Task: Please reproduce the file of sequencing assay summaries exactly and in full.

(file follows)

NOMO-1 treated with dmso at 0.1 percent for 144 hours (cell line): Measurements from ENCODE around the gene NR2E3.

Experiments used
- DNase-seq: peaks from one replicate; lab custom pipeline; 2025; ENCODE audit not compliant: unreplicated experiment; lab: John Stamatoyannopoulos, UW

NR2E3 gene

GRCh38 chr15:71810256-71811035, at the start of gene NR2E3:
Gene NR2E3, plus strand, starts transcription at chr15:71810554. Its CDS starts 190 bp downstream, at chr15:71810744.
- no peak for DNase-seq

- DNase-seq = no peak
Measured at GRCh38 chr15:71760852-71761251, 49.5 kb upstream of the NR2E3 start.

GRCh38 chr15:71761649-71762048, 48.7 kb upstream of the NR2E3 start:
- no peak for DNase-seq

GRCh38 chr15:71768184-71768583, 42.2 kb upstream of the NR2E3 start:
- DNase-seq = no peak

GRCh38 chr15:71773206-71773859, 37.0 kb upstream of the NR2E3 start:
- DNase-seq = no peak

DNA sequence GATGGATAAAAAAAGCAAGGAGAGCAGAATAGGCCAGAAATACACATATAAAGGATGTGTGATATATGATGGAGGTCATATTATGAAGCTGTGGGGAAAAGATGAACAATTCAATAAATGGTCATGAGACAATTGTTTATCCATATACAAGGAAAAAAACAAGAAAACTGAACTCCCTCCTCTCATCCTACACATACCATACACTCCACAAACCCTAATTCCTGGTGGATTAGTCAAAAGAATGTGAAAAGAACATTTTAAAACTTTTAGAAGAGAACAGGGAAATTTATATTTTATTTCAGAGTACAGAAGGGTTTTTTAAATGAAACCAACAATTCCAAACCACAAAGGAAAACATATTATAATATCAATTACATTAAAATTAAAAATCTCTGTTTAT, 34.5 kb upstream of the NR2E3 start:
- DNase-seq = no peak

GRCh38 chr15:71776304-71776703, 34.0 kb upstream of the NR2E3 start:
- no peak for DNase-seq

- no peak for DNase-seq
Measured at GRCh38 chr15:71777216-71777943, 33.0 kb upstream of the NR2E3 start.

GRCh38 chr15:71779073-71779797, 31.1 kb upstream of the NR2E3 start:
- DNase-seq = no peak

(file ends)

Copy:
NOMO-1 treated with dmso at 0.1 percent for 144 hours (cell line): Measurements from ENCODE around the gene NR2E3.

Experiments used
- DNase-seq: peaks from one replicate; lab custom pipeline; 2025; ENCODE audit not compliant: unreplicated experiment; lab: John Stamatoyannopoulos, UW

NR2E3 gene

GRCh38 chr15:71810256-71811035, at the start of gene NR2E3:
Gene NR2E3, plus strand, starts transcription at chr15:71810554. Its CDS starts 190 bp downstream, at chr15:71810744.
- no peak for DNase-seq

- DNase-seq = no peak
Measured at GRCh38 chr15:71760852-71761251, 49.5 kb upstream of the NR2E3 start.

GRCh38 chr15:71761649-71762048, 48.7 kb upstream of the NR2E3 start:
- no peak for DNase-seq

GRCh38 chr15:71768184-71768583, 42.2 kb upstream of the NR2E3 start:
- DNase-seq = no peak

GRCh38 chr15:71773206-71773859, 37.0 kb upstream of the NR2E3 start:
- DNase-seq = no peak

DNA sequence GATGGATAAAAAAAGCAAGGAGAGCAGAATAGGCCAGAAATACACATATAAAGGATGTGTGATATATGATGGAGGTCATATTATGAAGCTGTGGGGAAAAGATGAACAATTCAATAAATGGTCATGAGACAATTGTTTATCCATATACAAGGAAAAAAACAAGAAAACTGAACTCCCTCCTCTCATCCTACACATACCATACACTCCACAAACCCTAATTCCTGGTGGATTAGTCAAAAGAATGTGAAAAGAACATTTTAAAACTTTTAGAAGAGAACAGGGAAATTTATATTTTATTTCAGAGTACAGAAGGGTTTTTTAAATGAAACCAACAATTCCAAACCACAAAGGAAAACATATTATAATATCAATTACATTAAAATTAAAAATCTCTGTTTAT, 34.5 kb upstream of the NR2E3 start:
- DNase-seq = no peak

GRCh38 chr15:71776304-71776703, 34.0 kb upstream of the NR2E3 start:
- no peak for DNase-seq

- no peak for DNase-seq
Measured at GRCh38 chr15:71777216-71777943, 33.0 kb upstream of the NR2E3 start.

GRCh38 chr15:71779073-71779797, 31.1 kb upstream of the NR2E3 start:
- DNase-seq = no peak